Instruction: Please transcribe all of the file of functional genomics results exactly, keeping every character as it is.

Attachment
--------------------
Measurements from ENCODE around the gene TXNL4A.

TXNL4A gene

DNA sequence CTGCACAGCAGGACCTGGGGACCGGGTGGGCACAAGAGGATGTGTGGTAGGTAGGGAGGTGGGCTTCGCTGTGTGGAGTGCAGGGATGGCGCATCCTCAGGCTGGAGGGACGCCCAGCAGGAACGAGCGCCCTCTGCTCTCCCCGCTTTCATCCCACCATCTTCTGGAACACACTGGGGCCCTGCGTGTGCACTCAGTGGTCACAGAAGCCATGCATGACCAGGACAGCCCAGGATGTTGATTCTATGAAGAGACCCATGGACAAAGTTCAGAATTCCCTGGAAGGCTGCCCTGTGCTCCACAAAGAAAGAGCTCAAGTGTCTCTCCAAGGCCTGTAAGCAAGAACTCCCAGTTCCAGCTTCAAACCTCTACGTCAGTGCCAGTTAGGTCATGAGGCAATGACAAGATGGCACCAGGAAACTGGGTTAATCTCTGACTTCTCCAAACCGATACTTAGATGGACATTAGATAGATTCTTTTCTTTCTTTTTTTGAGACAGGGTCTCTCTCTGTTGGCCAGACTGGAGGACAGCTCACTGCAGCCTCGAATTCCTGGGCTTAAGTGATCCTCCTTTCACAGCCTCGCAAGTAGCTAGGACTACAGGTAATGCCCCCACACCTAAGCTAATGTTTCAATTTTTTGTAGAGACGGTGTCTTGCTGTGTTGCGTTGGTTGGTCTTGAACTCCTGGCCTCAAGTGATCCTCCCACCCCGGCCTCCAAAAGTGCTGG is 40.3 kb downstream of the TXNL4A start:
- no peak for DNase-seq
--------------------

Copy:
Measurements from ENCODE around the gene TXNL4A.

TXNL4A gene

DNA sequence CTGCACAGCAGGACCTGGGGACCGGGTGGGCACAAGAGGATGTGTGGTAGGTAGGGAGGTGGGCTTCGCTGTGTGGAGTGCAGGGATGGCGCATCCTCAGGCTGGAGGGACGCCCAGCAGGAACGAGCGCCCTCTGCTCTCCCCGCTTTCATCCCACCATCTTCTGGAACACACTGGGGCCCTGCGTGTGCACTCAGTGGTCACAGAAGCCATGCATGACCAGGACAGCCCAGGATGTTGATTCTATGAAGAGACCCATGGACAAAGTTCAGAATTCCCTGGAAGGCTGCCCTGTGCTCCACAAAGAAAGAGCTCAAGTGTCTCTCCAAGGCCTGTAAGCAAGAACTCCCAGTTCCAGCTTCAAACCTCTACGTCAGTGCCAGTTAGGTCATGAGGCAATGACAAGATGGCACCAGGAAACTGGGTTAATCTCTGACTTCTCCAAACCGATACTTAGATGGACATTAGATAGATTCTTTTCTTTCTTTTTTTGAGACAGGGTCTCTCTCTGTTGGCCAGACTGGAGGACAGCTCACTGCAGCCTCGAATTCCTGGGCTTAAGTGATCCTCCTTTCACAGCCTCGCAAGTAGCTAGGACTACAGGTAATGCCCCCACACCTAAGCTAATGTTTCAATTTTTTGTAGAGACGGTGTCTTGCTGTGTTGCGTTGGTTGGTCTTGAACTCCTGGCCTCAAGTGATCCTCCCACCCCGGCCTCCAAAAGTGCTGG is 40.3 kb downstream of the TXNL4A start:
- no peak for DNase-seq